Assessment of Antibacterial Finishes on Textiles
Antimicrobial agents are useful textile additives and have become more and more common in today’s products. They provide textiles with remarkable resistance to odors caused by microorganisms, often without detracting from the appearance or feel of the fabric. With the social rise of more active lifestyles, the demand for fabrics with this specific technonology has become greater than ever. Not only is this key in the sports and commercial world, but even more important in the medical world. Some powerful antimicrobial textiles may prevent infections by killing contaminants of public health concern, such as MRSA, should they be deposited on the fabric.
Whether the antimicrobial agent is woven into the textile as a thread or applied to the textile surface as a liquid, testing is critical to ensure performance. Laundering is a main source of fabric degradation, so companies often request standardized laundering prior to AATCC 100 tests. Click here to learn about Microchem Laboratory’s laundering services.
The AATCC 100 test method is the most commonly chosen test and has become the industry standard for antimicrobial fabric performance in the United States. Below, you will find a summary of the AATCC 100 test method, along with some of its strengths and weaknesses. The AATCC 100 test method method is designed to quantitatively test the ability of fabrics and textiles to inhibit the growth of microorganisms or kill them, over a 24 hour period of contact.
Summary of the AATCC 100 Test Method
- The test microorganism is grown in liquid culture.
- The concentration of the test microorganism is standardized.
- The microbial culture is diluted in a sterile nutritive solution.
- Control and test fabric swatches are inoculated with microorganisms.
- The inoculation is performed such that the microbial suspension touches only the fabric (see original method for details).
- Bacteria levels on both control and test fabrics are determined at “time zero” by elution in a large volume of neutralizing broth, followed by dilution and plating.
- A control is run to verify that the neutralization/elution method effectively neutralizes the antimicrobial agent in the fabric.
- Additional inoculated control and test fabrics are allowed to incubate, undisturbed in sealed jars, for 24 hours.
- After incubation, microbial concentrations are determined.
- Reduction of microorganisms relative to initial concentrations and the control fabric is calculated.
Strengths of the AATCC 100 Test Method
- The method is quantitative and results tend to be reproducible. Quantitative results can aid in determining the usage and marketability of the textiles tested.
- The method tests for both bacteriostatic (growth-inhibiting) and bactericidal (bacteria-killing) properties.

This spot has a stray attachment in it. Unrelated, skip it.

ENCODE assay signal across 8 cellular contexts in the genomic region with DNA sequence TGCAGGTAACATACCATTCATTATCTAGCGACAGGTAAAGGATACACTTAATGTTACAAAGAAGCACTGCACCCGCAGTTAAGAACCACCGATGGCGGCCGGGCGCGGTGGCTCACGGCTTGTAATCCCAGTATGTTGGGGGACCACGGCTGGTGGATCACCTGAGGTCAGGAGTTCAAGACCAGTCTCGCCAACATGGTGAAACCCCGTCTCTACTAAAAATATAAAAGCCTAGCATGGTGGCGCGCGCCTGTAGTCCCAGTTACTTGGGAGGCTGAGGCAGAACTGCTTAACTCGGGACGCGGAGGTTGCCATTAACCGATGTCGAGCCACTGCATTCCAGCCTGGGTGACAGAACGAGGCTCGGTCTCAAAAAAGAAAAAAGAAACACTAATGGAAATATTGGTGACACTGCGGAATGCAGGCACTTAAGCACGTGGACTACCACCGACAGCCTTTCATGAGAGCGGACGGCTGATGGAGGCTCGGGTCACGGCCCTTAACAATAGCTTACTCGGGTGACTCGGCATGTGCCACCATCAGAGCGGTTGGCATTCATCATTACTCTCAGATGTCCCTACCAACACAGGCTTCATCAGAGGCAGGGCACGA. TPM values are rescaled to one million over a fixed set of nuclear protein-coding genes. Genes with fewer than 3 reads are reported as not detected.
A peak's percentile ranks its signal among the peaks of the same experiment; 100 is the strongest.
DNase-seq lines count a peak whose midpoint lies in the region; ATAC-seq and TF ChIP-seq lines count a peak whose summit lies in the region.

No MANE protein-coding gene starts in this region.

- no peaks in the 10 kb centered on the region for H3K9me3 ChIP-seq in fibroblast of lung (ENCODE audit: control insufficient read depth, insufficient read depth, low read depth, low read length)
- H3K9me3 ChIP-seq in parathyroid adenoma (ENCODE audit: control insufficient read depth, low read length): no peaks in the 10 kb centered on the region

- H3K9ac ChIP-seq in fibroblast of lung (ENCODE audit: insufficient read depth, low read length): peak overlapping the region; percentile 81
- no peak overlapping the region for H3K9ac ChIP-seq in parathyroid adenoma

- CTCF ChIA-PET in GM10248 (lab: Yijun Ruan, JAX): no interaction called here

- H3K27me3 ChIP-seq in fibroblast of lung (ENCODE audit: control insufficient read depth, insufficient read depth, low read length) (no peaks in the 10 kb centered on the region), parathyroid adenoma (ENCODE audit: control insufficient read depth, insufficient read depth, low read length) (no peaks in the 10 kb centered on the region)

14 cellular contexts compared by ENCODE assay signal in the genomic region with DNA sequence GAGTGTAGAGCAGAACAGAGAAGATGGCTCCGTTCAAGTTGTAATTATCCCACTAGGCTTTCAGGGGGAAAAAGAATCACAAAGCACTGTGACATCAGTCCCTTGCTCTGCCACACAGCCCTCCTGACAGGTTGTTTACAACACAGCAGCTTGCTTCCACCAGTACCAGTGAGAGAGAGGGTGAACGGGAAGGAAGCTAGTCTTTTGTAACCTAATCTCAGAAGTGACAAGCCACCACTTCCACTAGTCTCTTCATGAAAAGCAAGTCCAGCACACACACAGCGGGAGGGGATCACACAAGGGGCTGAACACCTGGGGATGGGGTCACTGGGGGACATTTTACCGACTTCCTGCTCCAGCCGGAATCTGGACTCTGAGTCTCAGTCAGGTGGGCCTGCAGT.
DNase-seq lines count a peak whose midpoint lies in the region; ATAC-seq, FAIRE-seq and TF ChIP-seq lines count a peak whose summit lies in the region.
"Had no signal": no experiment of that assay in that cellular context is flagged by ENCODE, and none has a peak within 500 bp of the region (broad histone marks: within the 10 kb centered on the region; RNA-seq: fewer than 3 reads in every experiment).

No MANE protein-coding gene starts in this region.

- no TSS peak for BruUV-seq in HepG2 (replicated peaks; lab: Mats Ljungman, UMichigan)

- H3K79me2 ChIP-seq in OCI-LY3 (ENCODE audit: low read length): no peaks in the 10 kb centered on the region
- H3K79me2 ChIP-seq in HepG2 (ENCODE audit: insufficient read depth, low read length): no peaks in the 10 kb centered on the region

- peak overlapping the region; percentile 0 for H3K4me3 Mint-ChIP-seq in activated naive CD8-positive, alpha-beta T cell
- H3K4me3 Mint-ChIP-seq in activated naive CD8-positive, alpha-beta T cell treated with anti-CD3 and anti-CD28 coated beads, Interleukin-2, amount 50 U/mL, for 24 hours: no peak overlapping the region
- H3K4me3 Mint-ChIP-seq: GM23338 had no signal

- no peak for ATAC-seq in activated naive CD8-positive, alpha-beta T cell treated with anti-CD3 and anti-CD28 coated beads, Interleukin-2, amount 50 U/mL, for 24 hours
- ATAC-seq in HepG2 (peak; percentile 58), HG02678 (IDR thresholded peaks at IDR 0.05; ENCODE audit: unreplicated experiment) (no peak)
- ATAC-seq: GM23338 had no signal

- Microbial concentrations are standardized, and bacteria are provided with nutrients during the incubation period, which provide them with ample opportunity to grow if fabrics aren’t sufficiently antimicrobial. This is in contrast to certain other antimicrobial tests, where microbes are “incubated” in non-nutritive suspensions, which itself may be stressful over long periods. During this method, the microorganisms are provided with optimal conditions for growth, with only the textile and its technology there to affect it.
Weaknesses of the AATCC 100 Test Method
- The method has vague success criteria, meaning that whether or not a tested fabric qualifies as “antimicrobial” may ultimately be decided by the company sponsoring the study (the method states that “the criteria for success must be decided by the interested parties”).
- The test can become cumbersome if the test fabric doesn’t readily absorb liquids (hydrophobic).
Though the AATCC 100 Test has some minor drawbacks, it is an excellent way to quantify the antimicrobial activity level of an antimicrobial fabric. Among the various tests for antimicrobial activity of fabrics, it has emerged as the textile industry’s standard.
Microchem Laboratory has years of experience performing antimicrobial testing. We highly recommend using the AATCC 100 Test method to quantify the bactericidal activity of antimicrobial fabrics. It is an excellent procedure to give accurate and reproducible results which allows clientele to gauge the proficiency of their product. Combined with Microchem Laboratory’s experience and adaptability, this test method can be modified, maintaining scientific defensibility, in order to further challenge your technology, either with more aggressive parameters or against tougher microorganisms that might be more clinically relevant and suited to your product’s end use and your company’s testing objectives.